• history of stroke, myocardial infarction (high rate of depression)
  13. depression- pharmacological
    • recommended moderate to severe depression: first line treatment (SSRIs) Selective Serotonin Reuptake Inhibitors and newer atypical antidepressants
    • differences among meds
    • side effects, rate of onset, drug-drug , variables in patient profile, ...
    • 3-4 weeks of use before full benefit
    • often relief in other symptoms before subjective improvement realized
    • side effects must be monitored closely
    • MAOI's Monoamine oxidase inhibitors are used less but may be a 2nd or 3rd line of treatment

    • severe motor-retardation -. may be stimulant like methylphenidate (Ritalin) of modafinil (Provigil)
    • herbal products like stimulants ma huang (contains ephedra)  Gingko biloba, SAM-e,most common John's wort (can interact with some HIV meds with inhibiting action)
  14. depression-psychotherapy
    • important component of treatment
    • combination therapy with meds
    • short theraphy: cognitive -> improving treatment adherence
    • -> direct treatment to alter negative thoughts
    • group therapy also good for socialization
  15. depression-electroconvulsive therapy
    • ECT is a first line treatment onlu for patients with more severe or psychotic forms
    • might also be used for those who have failed to respond to other therapies
    • or for those that cannot take meds
  16. nursing management
    depression- self care deficit
    • evidenced by decreased ability to manage own hygiene, grooming,...
    • patient outcomes
    • increased participation in self care
    • daily activities...
    • Interventions:
    • determine patients level of self-care before onset of depressive symptoms to set realistic goals

    • observe patient also when thinks being unwatched...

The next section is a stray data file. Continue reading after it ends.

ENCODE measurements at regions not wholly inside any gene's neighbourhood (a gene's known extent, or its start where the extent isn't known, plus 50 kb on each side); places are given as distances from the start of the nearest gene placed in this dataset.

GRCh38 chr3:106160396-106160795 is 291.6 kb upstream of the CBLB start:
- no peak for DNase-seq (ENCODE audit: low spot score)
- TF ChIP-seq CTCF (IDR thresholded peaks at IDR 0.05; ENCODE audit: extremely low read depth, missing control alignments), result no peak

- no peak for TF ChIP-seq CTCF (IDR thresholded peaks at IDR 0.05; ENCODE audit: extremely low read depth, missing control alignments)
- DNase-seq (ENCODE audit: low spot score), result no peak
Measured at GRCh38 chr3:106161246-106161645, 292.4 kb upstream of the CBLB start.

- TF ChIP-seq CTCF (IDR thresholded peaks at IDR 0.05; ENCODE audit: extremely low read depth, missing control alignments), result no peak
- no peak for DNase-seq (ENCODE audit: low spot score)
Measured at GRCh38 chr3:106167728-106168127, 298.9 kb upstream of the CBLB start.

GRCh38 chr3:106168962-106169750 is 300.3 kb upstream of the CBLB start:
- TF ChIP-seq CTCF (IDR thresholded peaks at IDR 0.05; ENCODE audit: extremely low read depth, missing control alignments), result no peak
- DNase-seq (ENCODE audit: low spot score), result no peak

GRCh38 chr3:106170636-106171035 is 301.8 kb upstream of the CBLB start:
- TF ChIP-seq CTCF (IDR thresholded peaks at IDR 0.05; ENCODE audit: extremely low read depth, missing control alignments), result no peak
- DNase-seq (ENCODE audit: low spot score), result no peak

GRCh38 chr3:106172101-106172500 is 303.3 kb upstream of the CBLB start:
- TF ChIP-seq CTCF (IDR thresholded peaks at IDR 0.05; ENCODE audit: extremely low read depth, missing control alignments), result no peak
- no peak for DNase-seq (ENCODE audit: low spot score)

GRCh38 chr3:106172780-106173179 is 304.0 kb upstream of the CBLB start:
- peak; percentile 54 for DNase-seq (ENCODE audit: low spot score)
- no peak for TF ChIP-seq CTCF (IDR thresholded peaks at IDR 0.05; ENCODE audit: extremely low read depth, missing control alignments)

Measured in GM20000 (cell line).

• encourage as much independency as possible
    • assign care to staff that is patient/has more time
    • create positive attitude
    • small meals high inn protein and nutrition dense
    • break down tasks into small steps
    • ease patients participation
    • reassurance and encouragement
    • patient might increase amount of own decisions

  17. nursing management
    depression self-esteem disturbance
    • evidenced by statements of low self-esteem, misinterpreting positive or pleasurable experiences,
    • expression of shame or guilt,
    • thoughts of worthlessness, failures
    • negative reinforcement
  18. depression- when to call for help
    • severe self-care deficit to point of not being able to care for basic needs
    • suicidal thoughts, threats, attempts
    • hallucinations or delusions
    • severe side effects from antidepressants including severe urinary retention dramatic fluctuation of blood pressure cardiac complications, seizures
  19. depression- who to call for help
    • psychiatric team,
    • social worker
    • attending physician
  20. agnosia
    loss of ability to recognize objects
  21. agraphia
    difficulty writing and drawing
  22. alzheimer's disease
    • progressive deterioration (Verfall) of memory and intellectual functioning
    • often leading to complete loss of functioning and personality
    • brain atrophy (Schwund), senile plaques, neurofibrillary tangles (Durcheinander)
  23. apraxia
    inability to carry out motor activities despite intact motor function
  24. delirium
    rapid fluctuation of mental status, memory deficits, disorientation, perceptual disturbances over a short period of time
  25. dementia
    multiple cognitive deficits: aphasia, apraxia, agnosia, disturbance in executive function..
  26. mixed dementia
    vascular dementia and alzheimer's disease simultaneously
  27. interventions with patients with dementia
    look directly at patient, always tell own and others namesmall sentences, easy wordsdocument which easy words workif patient keeps repeating a question (could be a sign of anxiety-> reassure that patient is cared for if words not understood, focus on patient's feelings possibly being communicatedremain calm with inappropriate behavioravoid arguing or trying to convince patient that he'/she is overreactingfamily/caregiver support